With former president George H.W. Bush welcoming a "great generation of Americans" to the capital of the country they served and saved, a daylong series of events to dedicate the National World War II Memorial began this morning with an interfaith service at the Washington National Cathedral.
Bush, whose Navy plane was shot down in the western Pacific in 1944, praised those who served with him. "These were average men and women who lived in extraordinary times," said the last veteran of World War II to serve as president. "No matter the danger or hardship, they responded with exceptional bravery."
Bush also compared those who fought in World War II to those serving in uniform and fighting today. "Let us not be afraid to look forward with renewed faith and courage," he said.
This morning's service, which also was shown on large-screen monitors on the Mall to thousands of veterans and other guests awaiting the start of the dedication ceremony, was the ceremonial beginning of the country's largest organized gathering of World War II veterans in 60 years.
The events mark the culmination of an effort that began in 1987, when legislation was introduced to create the $175 million memorial, which is located between the Lincoln and Washington memorials. About 150,000 are expected to attend the 2 p.m. dedication. Gates for some seating areas, including those reserved for ticketed guests, opened at 8 a.m., with remaining areas opening at noon.
Following last night's rush hour, officials shut down 17th Street between Constitution and Independence avenues, closing much of the Mall to vehicular traffic for the holiday weekend. Security guards lined the fences that surrounded the ceremony's main stage near 17th Street, and helicopters ran regular routes overhead. Armed guards monitored nearby Metro stations. The U.S. Coast Guard and D.C. Harbor Patrol prepared to guard the Potomac River, and U.S. Capitol Police officers expanded their program of random vehicle checks.
With a guest list that includes President Bush, presumed Democratic presidential nominee John F. Kerry and former presidents Bill Clinton and Bush, security is at the top of the organizers' list of priorities. All attendees seated in sections nearest the stage were required to pass through screening stations and metal detectors.
And with an audience that includes many in fragile health, the logistics are more complicated than they would be for other large-scale events.
Organizers have been concerned that the risk for health problems would be increased for attendees who arrived several hours ahead of the 2 p.m. ceremony. At the dedication of the Korean War Veterans Memorial in 1995, 93-degree temperatures resulted in one cardiac arrest and 500 cases of heat exhaustion. Today is considerably milder -- with highs expected to be in the mid-70s -- but the crowd is also expected to be considerably older.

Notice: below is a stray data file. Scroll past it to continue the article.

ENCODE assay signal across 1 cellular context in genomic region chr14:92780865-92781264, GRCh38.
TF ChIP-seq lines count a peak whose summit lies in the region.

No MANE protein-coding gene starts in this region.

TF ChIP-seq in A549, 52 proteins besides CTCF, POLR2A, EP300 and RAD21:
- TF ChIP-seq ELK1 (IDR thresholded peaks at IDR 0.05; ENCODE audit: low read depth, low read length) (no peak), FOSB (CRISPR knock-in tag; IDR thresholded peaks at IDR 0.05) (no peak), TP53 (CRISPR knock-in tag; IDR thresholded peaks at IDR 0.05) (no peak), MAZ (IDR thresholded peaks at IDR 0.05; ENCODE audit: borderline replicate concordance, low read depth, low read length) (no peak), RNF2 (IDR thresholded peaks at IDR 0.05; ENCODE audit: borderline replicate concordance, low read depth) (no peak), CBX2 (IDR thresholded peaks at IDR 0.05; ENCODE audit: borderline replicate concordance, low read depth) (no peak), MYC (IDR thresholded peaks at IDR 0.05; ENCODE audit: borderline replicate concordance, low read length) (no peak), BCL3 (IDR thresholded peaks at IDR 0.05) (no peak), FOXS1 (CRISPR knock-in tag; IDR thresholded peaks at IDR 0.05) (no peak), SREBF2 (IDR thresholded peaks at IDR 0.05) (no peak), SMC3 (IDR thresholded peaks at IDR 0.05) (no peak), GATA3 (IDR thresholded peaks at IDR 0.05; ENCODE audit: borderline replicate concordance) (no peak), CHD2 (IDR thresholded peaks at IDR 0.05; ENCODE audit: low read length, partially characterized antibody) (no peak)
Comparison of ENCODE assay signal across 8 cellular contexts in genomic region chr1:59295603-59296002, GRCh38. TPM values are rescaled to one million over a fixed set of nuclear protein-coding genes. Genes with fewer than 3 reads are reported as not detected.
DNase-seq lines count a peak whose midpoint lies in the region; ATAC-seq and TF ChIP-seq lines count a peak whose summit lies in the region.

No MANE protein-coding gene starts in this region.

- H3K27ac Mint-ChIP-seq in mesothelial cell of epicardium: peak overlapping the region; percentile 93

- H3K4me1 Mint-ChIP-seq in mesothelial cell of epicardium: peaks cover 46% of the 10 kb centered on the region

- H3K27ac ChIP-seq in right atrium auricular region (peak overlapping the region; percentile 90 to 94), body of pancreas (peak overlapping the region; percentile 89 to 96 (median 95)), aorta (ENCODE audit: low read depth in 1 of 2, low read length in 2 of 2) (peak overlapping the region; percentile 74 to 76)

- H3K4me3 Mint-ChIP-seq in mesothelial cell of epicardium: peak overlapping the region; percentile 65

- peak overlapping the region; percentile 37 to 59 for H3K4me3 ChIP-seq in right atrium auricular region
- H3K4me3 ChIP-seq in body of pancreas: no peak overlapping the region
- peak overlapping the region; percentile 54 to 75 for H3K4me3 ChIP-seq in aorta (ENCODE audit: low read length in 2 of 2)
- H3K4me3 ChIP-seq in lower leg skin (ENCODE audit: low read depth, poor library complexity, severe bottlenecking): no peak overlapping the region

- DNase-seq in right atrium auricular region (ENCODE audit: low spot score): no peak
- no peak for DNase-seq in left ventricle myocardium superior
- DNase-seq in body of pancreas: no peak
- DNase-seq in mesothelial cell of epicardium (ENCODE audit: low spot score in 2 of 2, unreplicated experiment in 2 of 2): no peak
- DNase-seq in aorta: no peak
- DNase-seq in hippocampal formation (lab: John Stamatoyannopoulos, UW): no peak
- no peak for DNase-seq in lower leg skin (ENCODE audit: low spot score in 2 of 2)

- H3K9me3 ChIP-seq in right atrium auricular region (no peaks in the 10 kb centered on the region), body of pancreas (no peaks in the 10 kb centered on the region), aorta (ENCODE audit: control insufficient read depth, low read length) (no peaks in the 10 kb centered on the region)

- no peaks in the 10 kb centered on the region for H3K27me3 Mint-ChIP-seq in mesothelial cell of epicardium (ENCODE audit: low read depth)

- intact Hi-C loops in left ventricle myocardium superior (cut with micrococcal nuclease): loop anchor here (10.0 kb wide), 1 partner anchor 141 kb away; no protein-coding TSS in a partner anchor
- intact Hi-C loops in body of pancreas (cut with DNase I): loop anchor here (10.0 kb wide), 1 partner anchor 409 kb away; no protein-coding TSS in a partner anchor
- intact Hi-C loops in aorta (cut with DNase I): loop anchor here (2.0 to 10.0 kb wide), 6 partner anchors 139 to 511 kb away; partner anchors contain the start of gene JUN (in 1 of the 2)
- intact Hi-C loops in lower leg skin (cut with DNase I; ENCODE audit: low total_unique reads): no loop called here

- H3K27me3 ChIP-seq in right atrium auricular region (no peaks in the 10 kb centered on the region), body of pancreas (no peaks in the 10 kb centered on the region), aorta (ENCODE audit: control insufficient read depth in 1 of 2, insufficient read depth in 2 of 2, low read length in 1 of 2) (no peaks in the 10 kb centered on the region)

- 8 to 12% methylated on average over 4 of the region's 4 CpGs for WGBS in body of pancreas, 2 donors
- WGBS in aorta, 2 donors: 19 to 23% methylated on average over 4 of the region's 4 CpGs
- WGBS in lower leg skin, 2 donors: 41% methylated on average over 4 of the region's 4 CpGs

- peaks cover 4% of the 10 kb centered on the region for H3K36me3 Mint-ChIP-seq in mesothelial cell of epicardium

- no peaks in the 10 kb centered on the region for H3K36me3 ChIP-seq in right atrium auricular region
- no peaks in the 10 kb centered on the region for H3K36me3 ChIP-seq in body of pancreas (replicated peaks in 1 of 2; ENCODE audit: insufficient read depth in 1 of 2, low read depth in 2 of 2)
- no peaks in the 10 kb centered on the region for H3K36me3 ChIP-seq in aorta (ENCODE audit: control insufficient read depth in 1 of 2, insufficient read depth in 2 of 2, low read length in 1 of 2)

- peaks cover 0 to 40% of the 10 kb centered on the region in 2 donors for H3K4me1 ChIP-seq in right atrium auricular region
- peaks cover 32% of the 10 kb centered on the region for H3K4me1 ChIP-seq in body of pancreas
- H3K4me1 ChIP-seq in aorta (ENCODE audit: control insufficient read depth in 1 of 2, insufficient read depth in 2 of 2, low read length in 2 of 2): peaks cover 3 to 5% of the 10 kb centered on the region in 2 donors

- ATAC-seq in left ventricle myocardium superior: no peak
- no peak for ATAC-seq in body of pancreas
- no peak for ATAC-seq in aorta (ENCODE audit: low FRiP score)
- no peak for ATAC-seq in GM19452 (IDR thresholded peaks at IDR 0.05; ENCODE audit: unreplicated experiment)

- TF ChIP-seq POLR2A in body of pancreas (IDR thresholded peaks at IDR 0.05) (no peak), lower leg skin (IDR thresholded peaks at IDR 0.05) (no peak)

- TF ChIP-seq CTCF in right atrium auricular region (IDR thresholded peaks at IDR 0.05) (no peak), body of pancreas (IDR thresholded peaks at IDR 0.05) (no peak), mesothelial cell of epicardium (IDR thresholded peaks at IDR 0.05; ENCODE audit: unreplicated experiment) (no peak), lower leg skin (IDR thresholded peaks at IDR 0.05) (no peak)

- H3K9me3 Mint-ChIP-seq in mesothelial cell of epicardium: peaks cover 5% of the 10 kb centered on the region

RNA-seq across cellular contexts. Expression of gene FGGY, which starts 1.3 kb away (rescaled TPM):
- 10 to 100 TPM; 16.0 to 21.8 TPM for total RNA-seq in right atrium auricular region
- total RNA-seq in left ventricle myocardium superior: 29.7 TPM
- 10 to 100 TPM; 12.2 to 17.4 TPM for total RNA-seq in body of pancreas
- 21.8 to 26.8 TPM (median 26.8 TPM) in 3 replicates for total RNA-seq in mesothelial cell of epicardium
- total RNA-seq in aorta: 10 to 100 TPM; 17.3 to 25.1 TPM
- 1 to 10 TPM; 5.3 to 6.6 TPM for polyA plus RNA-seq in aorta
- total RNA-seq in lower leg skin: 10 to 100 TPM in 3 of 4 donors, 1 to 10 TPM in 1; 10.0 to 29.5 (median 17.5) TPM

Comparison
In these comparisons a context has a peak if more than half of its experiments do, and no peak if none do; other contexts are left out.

Officials encouraged ticketed attendees to take shuttle buses to get to the three seating sections for the event. The shuttles were running from the Metro Center, Smithsonian, Farragut West and L'Enfant Plaza Metro stations.
The large-screen monitors at two locations on the Mall -- between 14th and 10th streets and on the U.S. Capitol's West Lawn -- were set up for those without tickets to watch the ceremony. Non-ticketed attendees, who were not allowed on the shuttle buses, were encouraged to walk to those areas from nearby Metro stations, such as Smithsonian and Capitol South.
Free bottled water was available throughout the Mall, and nine medical tents were erected -- three between the Lincoln Memorial and the World War II Memorial; two between 17th Street and the Washington Monument grounds; two between 14th and Seventh streets; and two between Seventh and Third streets. Each tent was staffed with a doctor, two nurses, a medically trained park ranger and nine emergency medical technicians. Six of the EMTs were expected to roam the crowds near their tents. Each tent was stocked with medical supplies, defibrillators and cots and included telephone lines in case cellular telephone signals and radio signals were jammed.
Also, nine basic life-support ambulances and four advanced life-support ambulances were expected to be on hand. Medical volunteers were scheduled to be stationed at bus stops, and National Park Service and D.C. EMTs planned to circulate through the area on bicycles. A medevac helicopter also was expected to be stationed near the Mall.
Yesterday and Thursday, the first two days of a four-day World War II-themed exposition on the Mall, the extensive emergency preparations went largely untapped, according to D.C. officials. No medical emergencies were reported on Thursday, and yesterday's complications were minor.
"It's been windy, and there is some dust blowing around," said Alan Etter, a spokesman for the D.C. Fire and Emergency Medical Services Department. "We've had to irrigate a few sets of eyes, but nothing at all major."